Cal Thornton, Retired News Service Executive, Dies At 91

H.C. (Cal) Thornton, a well-known figure in the American news service business in the 1970s and 1980s, died on Feb. 11 at Charlton Memorial Hospital in Fall River, Massachusetts. He was 91 years old.

His son, Peter, said he passed away peacefully after a week of hospitalization with mild coronary disease. His daughter, Katie, had been reading to him during the night and was holding his hand at the time of his death.

A native of Lynchburg, Virginia, Thornton began his news service career as a cub reporter for United Press after studying philosophy at the University of Chicago for two years. He eventually moved to the business side, serving as a regional sales executive for United Press International out of Minneapolis when UP acquired the Hearst-owned International News Service in 1958 to become UPI.

Thornton’s UPI career later took him to Boston, where he served several years as Northeast Division Manager covering New England and New York State, and back to Chicago as Central Division Manager for the Midwest. He was promoted in 1971 to vice president of sales for the wire service, helping grow the company into a major domestic and foreign competitor to the larger Associated Press.

Thornton joined the Los Angeles Times-Washington Post News Service as sales director in 1977, and within 10 months was promoted to general manager. He eventually became president and editorial director of the news service, spreading its influence across Asia and Europe as well as in the United States.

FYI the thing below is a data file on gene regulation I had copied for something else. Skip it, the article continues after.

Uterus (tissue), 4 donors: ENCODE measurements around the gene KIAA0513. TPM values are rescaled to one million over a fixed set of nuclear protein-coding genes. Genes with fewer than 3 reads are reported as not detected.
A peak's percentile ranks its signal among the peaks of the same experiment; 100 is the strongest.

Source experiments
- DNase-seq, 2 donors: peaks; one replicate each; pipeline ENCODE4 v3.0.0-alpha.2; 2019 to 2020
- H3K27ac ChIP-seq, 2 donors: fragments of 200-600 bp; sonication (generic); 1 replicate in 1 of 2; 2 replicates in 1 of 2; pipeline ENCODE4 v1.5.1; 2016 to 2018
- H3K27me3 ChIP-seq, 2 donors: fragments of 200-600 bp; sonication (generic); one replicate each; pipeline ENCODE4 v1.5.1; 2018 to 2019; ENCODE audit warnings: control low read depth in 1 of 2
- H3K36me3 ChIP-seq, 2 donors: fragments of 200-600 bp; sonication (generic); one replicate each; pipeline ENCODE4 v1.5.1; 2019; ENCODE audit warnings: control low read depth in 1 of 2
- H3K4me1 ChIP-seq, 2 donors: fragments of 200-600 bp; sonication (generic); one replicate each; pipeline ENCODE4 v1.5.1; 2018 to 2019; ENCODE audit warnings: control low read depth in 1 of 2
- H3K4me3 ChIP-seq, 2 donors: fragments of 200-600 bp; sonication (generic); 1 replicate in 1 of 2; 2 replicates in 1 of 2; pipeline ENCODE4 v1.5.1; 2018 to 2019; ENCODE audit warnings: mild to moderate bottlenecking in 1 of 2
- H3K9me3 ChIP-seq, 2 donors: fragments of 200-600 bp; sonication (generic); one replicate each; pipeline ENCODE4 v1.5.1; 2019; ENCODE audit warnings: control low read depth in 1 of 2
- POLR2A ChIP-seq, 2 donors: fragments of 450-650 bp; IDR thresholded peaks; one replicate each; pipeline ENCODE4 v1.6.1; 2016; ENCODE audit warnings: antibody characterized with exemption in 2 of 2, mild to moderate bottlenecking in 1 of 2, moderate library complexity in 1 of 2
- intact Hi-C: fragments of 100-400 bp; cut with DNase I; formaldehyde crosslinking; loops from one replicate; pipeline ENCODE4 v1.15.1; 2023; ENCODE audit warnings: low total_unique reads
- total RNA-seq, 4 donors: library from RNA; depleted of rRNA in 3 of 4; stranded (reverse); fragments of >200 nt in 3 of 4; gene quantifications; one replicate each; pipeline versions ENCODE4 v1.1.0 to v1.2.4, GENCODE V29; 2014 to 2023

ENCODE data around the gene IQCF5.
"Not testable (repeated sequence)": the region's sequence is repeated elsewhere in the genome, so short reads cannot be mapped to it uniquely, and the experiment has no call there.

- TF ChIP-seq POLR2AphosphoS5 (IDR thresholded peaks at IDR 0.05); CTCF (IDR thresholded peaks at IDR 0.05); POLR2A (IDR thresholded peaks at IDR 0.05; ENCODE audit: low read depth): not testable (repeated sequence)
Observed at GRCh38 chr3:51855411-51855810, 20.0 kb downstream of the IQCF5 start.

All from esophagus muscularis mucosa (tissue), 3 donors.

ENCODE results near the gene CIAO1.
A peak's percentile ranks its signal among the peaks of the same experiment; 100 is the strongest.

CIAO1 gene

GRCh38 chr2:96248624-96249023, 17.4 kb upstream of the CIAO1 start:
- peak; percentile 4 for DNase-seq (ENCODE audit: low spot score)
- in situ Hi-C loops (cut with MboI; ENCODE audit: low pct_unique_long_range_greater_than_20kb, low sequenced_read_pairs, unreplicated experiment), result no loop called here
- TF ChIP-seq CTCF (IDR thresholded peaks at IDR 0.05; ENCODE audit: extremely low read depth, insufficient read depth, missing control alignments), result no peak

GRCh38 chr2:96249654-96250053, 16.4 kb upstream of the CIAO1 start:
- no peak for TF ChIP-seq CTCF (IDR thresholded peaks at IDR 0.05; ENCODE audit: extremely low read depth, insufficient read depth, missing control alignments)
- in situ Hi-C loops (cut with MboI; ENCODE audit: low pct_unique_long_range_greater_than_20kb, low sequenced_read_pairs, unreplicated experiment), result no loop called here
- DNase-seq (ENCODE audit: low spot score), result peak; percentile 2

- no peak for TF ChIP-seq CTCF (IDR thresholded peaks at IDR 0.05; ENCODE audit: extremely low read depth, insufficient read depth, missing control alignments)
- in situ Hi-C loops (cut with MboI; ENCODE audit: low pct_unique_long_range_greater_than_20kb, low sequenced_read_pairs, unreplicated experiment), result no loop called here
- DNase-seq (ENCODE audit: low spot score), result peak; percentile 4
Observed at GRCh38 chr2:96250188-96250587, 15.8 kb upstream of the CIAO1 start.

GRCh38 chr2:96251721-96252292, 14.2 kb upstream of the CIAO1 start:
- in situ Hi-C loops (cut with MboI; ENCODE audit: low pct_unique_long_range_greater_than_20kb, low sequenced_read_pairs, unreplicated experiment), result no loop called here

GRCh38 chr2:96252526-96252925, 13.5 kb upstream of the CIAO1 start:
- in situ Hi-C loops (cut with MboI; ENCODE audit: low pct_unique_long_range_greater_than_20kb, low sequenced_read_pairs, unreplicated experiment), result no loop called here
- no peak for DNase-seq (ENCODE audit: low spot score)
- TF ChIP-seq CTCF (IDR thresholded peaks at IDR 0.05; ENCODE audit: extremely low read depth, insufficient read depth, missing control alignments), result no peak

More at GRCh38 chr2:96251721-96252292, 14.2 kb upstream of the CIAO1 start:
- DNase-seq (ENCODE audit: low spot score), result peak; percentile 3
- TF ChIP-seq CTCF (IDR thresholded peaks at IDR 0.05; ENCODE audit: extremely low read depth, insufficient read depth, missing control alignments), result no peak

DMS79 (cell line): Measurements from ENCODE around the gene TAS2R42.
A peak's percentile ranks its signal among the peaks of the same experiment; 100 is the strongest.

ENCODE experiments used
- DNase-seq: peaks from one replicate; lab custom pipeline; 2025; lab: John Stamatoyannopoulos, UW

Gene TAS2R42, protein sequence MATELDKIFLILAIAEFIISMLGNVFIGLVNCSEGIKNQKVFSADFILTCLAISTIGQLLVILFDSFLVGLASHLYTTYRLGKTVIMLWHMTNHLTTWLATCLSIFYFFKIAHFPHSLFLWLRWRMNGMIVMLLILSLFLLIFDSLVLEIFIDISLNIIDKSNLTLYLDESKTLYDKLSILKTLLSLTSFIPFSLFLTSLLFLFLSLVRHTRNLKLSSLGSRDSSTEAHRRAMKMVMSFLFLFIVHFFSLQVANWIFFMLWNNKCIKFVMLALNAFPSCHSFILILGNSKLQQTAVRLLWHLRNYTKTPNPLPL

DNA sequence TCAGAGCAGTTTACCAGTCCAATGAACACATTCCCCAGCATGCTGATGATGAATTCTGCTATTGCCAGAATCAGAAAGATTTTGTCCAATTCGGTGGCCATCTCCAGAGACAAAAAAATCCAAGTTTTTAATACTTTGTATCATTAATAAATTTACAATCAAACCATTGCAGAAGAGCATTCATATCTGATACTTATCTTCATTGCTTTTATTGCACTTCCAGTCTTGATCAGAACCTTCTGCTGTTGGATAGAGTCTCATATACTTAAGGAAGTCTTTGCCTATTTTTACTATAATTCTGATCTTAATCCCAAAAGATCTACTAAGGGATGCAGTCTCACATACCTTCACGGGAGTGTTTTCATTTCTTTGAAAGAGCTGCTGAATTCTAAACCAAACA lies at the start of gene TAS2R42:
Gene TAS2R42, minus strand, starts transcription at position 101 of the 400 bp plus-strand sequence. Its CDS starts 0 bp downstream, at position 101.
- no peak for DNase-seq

John Payne, who worked with Thornton at the LA Times-Washington Post News Service, said he “not only built the service domestically, but made it into an international force and presence as well. He was a remarkable manager, always fully engaged in all aspects of the service.”

Thornton retired from the Washington-based news service in 1988, moving to the Buzzards Bay area of Massachusetts, where he enjoyed kayaking and his favorite pastime, golf. He lived the last 25 years in Westport, Massachusetts, working occasionally for several years at a fishing bait and tackle shop in the town.

Known for his wit and intrapersonal skills in a hard-nail, competitive industry, Thornton thrived on advancing the careers of the journalists who worked with him, many of whom went on to success at newspapers, broadcasting and public relations.

“Cal Thornton had an ineffable knack for spotting unrecognized talent and bringing it to full fruition,” said Bill Ketter, who worked with Thornton in Chicago and New York City. “He was the type of mentor and coach young journalists yearn for – knowledgeable, caring and collaborative.”

Ketter pointed to his experience as an example. He said Thornton was instrumental in his becoming a division manager for UPI in Boston, and then promoting him to vice president of broadcast services in New York, Ketter later moved on to become editor of the Quincy, Massachusetts, Patriot-Ledger for 20 years, chairman of the Boston University Journalism Department, and a Pulitzer Prize-winning editor of the Lawrence, Massachusetts, Eagle-Tribune. He currently is senior vice president for Community Newspaper Holdings, Inc., a company that owns and operates 120 newspapers in 23 states.